News — removing dog ticks

Lyme In Dogs Month

Lyme In Dogs Month

Pet owners are often surprised to learn that dogs can get Lyme Disease, the most common tick-borne disease from deer ticks. Although the Eastern Black-legged Tick, or "deer tick" is known to carry Lyme Disease, it is not the only tick species that can transfer to the disease to dogs. 

Symptoms of dogs can come several weeks after a tick bite and can last for up to 2-5 months. Lyme Disease symptoms in dogs may vary, but include:

  • Vomiting
  • Regurgitation
  • Unsteadiness
  • High blood pressure
  • Fast heart rate and rhythm (tachyarrhythmias)
  • Weakness, especially in the hind limbs
  • Partial loss of muscle movements (paresis)
  • Complete loss of muscle movement (paralysis), commonly seen in advanced disease state
  • Poor reflexes to complete loss of reflex
  • Low muscle tone (hypotonia)
  • Difficulty in eating
  • Disorder of voice (dysphonia)
  • Asphyxia due to respiratory muscle paralysis in severely affected animals
  • Excessive drooling (sialosis)
  • Megaesophagus (enlarged esophagus)
  • Excessive dilatation of pupil in the eye (mydriasis)

It's important to groom dogs for ticks after outdoor activity; and know how to remove a tick from pets. 

To prevent Lyme Disease in dogs, encourages pet owners to install a dog fence to keep out wildlife that may be carrying ticks with vector diseases. The logic is simple: if homeowners keep out deer they will reduce the spread of ticks in the yard and will keep pets safe from tick bites.

This Lyme Disease Prevention In Dogs Month, keep a look out for pet ticks and read the EasyPetFence blog for more tick disease prevention tips.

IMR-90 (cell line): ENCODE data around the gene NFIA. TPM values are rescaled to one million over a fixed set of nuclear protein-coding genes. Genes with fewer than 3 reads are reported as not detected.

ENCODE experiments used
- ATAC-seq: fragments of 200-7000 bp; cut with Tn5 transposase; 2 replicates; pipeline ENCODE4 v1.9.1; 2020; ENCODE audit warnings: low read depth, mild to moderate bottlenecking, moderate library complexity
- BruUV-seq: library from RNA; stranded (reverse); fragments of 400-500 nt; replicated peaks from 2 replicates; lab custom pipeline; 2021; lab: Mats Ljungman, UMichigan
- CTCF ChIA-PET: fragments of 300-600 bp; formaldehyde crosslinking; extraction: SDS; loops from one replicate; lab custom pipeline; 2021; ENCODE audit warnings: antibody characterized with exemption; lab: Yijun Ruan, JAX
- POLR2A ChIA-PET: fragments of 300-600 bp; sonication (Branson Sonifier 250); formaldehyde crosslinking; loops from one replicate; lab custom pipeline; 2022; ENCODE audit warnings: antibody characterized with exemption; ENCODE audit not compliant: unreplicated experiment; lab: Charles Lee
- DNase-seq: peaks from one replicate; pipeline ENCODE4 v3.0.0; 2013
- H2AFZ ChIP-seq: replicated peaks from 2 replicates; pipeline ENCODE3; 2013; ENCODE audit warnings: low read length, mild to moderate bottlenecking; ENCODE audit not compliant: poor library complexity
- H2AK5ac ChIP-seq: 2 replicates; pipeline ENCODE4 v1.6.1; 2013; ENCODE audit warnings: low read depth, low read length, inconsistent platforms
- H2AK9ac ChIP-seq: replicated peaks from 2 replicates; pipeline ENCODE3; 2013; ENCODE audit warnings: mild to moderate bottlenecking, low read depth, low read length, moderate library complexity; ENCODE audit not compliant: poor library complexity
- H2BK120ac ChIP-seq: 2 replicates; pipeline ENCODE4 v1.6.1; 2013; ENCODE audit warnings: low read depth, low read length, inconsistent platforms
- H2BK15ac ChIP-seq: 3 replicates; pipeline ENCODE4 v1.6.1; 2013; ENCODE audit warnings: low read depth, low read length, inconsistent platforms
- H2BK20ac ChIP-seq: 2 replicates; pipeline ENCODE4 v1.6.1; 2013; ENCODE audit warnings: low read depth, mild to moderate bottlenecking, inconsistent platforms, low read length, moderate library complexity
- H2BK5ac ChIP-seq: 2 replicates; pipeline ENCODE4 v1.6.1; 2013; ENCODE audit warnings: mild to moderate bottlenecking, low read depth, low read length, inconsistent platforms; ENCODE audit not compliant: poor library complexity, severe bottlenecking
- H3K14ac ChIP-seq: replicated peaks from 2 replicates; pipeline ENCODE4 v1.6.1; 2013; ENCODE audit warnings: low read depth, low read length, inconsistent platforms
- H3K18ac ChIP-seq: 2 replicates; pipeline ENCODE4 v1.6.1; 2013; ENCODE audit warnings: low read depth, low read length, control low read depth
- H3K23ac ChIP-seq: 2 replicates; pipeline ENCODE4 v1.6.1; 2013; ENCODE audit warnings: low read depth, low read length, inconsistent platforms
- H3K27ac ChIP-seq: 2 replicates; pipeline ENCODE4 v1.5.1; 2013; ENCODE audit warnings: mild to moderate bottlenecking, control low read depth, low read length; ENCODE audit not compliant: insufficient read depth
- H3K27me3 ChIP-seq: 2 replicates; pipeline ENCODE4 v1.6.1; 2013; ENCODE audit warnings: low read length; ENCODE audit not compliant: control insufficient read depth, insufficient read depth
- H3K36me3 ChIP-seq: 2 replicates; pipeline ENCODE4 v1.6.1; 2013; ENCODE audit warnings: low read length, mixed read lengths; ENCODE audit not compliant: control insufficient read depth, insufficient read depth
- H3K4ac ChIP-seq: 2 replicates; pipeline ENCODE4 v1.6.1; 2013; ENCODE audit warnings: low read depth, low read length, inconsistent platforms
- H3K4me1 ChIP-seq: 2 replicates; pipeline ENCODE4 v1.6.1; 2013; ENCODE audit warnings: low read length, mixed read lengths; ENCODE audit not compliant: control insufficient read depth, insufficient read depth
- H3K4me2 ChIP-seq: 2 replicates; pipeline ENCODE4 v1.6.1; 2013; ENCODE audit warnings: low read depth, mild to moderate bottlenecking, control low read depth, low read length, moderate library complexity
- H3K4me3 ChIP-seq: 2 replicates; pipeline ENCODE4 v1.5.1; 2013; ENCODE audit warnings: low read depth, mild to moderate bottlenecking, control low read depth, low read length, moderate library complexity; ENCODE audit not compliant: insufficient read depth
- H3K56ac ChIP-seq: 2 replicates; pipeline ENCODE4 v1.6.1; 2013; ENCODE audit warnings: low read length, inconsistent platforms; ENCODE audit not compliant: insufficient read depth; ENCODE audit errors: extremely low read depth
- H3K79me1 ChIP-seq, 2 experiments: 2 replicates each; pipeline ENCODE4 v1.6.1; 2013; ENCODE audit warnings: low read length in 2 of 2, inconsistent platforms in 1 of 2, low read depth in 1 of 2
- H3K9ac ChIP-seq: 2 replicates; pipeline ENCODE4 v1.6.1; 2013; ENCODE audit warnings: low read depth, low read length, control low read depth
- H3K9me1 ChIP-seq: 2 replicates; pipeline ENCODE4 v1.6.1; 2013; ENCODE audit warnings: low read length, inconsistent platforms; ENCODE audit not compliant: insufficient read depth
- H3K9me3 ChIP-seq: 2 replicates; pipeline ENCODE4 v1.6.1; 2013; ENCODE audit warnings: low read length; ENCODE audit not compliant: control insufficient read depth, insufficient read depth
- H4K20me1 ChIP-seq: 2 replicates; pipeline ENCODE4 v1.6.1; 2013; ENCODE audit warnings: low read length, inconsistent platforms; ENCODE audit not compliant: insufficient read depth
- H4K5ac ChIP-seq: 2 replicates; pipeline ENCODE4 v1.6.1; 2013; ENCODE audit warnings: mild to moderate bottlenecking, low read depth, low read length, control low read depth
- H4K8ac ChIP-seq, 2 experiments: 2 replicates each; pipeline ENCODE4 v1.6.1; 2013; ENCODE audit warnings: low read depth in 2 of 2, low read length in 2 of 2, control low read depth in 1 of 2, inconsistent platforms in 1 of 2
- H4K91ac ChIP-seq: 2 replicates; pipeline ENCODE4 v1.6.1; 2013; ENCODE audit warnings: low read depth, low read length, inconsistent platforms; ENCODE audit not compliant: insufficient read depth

Tick Awareness Month

Tick Awareness Month

The Canadian Veterinary Medical Association declares March to be National Tick Awareness Month, a time for pet owners in Canada to learn about tick prevention.

March is the start of tick season, as temperatures rise above freezing. Although not all ticks carry the Lyme Disease bacterium, some ticks carry other tick-borne diseases that can affect animal health after a tick bite. 

Some ticks are more aggressive towards dogs than others including the Eastern Black-legged Tick (Deer Tick) and the American Dog Tick (Wood Tick).

The deer tick seeks humans and pets year-round and can be found in grassy and woody areas as well as inside and outside the home. In contrast, the American Dog (Wood Tick) Tick is active during April-August and only lives in woody areas. Keeping an eye on both tick species will prevent your dog from possibly contracting Lyme Disease from deer ticks and Rocky Mountain Spotted Fever from the wood tick.

Because ticks are now active across North America, it is advised to homeowners that they build dog fencing to keep out deer and other wildlife that may be carrying tick illnesses. For pet owners who like to explore the Great Outdoors with their dogs, it's important to know how to remove a tick and the signs of Lyme Disease. 

Protect dogs from ticks this March during #TickAwarenessMonth; and follow the conversation on Facebook.

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